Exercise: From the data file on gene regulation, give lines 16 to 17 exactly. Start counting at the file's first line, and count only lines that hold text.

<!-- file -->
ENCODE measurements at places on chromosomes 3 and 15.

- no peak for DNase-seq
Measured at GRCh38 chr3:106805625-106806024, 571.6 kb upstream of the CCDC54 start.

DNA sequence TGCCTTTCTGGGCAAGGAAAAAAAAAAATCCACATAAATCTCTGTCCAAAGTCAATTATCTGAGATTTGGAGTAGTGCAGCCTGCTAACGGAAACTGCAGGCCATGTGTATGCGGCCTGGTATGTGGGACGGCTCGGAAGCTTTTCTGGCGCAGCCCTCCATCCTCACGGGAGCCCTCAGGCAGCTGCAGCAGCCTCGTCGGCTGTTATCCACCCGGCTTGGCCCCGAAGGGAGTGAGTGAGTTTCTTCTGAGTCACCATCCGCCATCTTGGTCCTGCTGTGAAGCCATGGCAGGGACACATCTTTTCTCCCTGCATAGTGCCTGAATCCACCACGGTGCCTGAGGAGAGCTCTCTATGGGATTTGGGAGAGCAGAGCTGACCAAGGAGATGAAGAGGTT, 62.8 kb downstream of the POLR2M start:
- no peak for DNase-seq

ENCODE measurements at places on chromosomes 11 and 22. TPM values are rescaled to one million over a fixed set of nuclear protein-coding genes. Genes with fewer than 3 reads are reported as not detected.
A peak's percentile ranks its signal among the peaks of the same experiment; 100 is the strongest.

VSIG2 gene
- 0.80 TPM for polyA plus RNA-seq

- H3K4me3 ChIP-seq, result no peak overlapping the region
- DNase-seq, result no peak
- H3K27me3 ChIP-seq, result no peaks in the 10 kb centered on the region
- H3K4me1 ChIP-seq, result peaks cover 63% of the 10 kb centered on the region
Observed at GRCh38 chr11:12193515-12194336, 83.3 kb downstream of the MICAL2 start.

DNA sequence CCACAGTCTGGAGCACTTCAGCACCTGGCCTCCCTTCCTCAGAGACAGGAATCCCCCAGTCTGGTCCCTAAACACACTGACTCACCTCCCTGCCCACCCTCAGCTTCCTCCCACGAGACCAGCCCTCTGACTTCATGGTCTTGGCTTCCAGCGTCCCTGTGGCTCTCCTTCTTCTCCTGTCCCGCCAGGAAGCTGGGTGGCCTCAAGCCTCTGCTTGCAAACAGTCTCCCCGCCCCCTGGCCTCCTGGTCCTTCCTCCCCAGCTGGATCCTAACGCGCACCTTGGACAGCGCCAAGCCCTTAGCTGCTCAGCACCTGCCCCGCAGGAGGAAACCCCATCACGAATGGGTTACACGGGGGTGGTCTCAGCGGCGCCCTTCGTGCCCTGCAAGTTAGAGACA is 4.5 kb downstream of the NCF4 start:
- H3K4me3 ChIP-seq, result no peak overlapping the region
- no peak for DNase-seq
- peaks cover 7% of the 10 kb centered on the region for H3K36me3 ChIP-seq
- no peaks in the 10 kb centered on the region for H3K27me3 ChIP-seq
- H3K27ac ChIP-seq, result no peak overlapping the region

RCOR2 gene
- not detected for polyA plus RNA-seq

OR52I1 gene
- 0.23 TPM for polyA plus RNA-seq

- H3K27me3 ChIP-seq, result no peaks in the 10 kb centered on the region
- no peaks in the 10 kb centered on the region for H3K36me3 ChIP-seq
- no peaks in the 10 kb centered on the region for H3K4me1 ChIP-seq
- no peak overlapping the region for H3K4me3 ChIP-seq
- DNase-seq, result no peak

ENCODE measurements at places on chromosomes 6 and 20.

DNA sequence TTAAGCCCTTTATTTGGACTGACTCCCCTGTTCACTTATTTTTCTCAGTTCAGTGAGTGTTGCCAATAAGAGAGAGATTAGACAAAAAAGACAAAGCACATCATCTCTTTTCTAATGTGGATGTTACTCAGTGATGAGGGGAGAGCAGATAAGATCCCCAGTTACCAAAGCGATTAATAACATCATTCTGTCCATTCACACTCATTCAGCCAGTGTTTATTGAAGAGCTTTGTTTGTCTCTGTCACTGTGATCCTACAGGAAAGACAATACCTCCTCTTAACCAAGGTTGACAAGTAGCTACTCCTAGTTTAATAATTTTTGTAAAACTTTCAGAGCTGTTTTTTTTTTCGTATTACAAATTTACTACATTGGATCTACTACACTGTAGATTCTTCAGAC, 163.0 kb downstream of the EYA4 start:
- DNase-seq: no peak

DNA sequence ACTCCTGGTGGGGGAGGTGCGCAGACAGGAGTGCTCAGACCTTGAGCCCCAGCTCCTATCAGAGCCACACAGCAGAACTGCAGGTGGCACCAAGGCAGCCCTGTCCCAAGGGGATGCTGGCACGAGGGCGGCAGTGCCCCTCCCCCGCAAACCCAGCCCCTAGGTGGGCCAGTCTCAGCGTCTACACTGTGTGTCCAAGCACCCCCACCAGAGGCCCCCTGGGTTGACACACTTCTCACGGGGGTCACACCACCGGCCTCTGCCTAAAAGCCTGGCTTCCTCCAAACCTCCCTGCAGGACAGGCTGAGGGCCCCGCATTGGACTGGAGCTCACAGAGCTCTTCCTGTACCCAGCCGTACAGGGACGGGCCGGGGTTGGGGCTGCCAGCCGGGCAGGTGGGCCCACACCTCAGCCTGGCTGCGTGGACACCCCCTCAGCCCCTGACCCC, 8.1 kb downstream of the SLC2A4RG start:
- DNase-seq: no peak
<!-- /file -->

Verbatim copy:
- H3K4me3 ChIP-seq, result no peak overlapping the region
- no peak for DNase-seq